Redskins.com's Stephen Czarda answers YOUR questions submitted on Twitter about the Redskins after the team wrapped up minicamp this week.
There's two areas that should give confidence that the Redskins will have more success with connecting on the deep pass this season.
The first is quarterback Alex Smith, who led the NFL in passer rating (131.4) throws targeted 20 yards or more from the line of scrimmage last year according to Pro Football Focus. His 131.4 rating in this category was nearly 20 points better than the second best quarterback (Matthew Stafford, 111.6).
Additionally, per Pro Football Focus' metrics, Smith led the NFL in deep pass yards (1,344) and adjust completion percentage (56.5).
The other factor that will benefit the Redskins' ability to stretch the field this season is wide receiver Paul Richardson Jr.
While the Redskins had DeSean Jackson for three seasons (2014-16), the three-time Pro Bowler departed in free agency last year for the Tampa Bay Buccaneers. In return, Washington didn't quite have the same speed threat on the outside.
But Richardson, signed in free agency from the Seattle Seahawks, could fill that void. During a breakout campaign in 2017, the University of Colorado product had 13 receptions of at least 20 yards and three receptions of at least 40 yards.
In comparison to Washington's other wide receivers, Jamison Crowder had 12 receptions of 20 yards or longer and just one longer than 40 yards.
"I think that I have a lot of the same qualities," Richardson said in reference to Jackson. "I think that I do add the 'going up and get it' aspect. I like going up against defenders and turning 50/50 balls into 100 percent mine."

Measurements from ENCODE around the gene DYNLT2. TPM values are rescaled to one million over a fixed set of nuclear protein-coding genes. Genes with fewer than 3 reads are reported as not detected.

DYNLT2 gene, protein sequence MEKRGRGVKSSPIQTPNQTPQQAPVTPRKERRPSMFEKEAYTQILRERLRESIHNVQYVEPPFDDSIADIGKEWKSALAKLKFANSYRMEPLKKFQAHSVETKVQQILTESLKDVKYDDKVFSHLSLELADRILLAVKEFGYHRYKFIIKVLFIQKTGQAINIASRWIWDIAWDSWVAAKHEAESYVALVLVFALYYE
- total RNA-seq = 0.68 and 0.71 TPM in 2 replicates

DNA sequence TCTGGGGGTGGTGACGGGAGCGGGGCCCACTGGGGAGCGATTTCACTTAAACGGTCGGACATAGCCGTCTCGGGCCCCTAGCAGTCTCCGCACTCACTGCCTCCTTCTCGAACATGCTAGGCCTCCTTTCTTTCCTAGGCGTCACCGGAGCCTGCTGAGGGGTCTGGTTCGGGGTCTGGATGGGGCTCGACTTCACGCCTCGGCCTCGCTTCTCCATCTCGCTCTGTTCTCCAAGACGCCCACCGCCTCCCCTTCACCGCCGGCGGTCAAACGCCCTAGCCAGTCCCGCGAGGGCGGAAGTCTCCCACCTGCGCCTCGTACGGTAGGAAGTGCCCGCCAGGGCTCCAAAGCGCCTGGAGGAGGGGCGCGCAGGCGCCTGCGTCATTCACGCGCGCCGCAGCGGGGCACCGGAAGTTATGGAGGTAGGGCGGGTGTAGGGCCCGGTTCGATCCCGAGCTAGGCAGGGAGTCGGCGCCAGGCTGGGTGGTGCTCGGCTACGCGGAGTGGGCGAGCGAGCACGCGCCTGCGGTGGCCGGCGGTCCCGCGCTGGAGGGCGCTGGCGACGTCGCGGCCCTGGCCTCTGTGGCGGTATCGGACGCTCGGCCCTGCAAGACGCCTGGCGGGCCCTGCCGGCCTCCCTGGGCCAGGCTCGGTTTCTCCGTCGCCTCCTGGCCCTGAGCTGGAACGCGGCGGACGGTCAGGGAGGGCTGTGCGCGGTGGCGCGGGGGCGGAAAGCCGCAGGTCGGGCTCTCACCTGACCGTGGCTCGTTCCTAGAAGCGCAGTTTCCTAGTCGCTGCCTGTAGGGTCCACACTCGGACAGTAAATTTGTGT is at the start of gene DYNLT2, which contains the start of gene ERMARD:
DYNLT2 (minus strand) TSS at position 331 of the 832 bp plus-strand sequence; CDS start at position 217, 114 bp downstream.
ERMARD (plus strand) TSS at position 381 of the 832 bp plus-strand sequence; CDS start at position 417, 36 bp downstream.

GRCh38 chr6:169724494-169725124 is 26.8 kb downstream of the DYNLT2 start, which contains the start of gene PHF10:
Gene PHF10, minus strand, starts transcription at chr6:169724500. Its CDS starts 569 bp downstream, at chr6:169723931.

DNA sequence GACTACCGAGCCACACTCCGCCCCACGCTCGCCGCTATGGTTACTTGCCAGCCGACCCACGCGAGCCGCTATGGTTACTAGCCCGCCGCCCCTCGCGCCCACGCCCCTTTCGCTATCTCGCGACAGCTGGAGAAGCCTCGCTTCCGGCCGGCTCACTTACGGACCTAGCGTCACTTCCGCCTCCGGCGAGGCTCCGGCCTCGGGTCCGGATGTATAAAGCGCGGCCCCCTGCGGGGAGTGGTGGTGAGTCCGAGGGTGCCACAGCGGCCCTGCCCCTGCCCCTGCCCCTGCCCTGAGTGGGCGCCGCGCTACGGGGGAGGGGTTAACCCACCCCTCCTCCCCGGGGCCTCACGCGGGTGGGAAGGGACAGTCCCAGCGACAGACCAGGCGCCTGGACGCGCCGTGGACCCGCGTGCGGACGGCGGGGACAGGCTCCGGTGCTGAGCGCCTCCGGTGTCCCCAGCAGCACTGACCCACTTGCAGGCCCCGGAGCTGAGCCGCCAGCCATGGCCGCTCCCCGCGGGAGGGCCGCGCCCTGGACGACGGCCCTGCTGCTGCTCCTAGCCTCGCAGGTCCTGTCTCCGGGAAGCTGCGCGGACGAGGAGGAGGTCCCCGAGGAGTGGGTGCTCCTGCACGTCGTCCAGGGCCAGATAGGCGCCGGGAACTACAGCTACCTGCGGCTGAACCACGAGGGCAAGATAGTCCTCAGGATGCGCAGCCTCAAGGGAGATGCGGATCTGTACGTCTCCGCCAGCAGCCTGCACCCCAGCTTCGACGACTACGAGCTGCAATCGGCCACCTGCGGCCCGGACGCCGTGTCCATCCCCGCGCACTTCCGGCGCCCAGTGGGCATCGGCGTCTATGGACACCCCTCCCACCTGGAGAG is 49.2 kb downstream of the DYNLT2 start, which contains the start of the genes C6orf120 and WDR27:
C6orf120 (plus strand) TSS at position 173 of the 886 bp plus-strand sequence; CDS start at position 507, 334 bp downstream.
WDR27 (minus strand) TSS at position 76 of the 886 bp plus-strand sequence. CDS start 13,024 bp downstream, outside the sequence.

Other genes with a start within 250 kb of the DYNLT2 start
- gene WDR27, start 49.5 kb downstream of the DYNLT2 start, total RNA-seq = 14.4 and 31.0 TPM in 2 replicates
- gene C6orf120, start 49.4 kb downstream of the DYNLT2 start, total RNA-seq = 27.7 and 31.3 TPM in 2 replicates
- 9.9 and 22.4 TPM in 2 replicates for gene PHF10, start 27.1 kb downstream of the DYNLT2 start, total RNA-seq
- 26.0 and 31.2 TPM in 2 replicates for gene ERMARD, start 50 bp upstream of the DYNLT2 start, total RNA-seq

Already this offseason, Smith has been working on building a deep ball connection with Richardson. During Tuesday's minicamp practice, the two linked up for a would-be 50-yard touchdown in 11-on-11 work and also joined forced on a pass in 7-on-7 from the same range.
Smith's veteran presence and ability to be accurate on deep passes will help set the tempo for the entire passing game, especially on longer attempts.
"He's easily going to make us better," said Redskins wide receivers coach Ike Hilliard. "I think our group will benefit greatly from his experience, which is a plus for us. We're a younger group in terms of the years and playing experience. We're looking forward the change and the opportunity of playing with Alex."
It's difficult to say one player is going to be a security policy for another, but Carter does has similar characteristics to Thompson, who is expected to be ready at some point during training camp after last year's fractured fibula suffered in November. They're the same weight (195 pounds) while Thompson is just one inch taller at 5-foot-8.
In terms of dual-threat capabilities, Carter can also catch the ball out of the backfield while still being a threat as a runner.
In four seasons at Grambling State, Carter carried the ball 398 times for 2,634 yards and 30 touchdowns. He also caught 74 passes for 2,643 yards and nine touchdowns.
On top of his offensive abilities, Carter also averaged nearly 10 yards per punt return and 22.5 yards per kickoff return.
While the Redskins are strong at the position with veterans like Rob Kelley, Samaje Perine and Thompson along with second-round pick Derrius Guice, Carter could help make a case during training camp.
Kelley, of course, went undrafted two years ago before making the initial 53-man roster. Other college free agent signings have done enough to earn a practice squad spot (Maurice Harris at wide receiver, for example) before being signed to the active roster.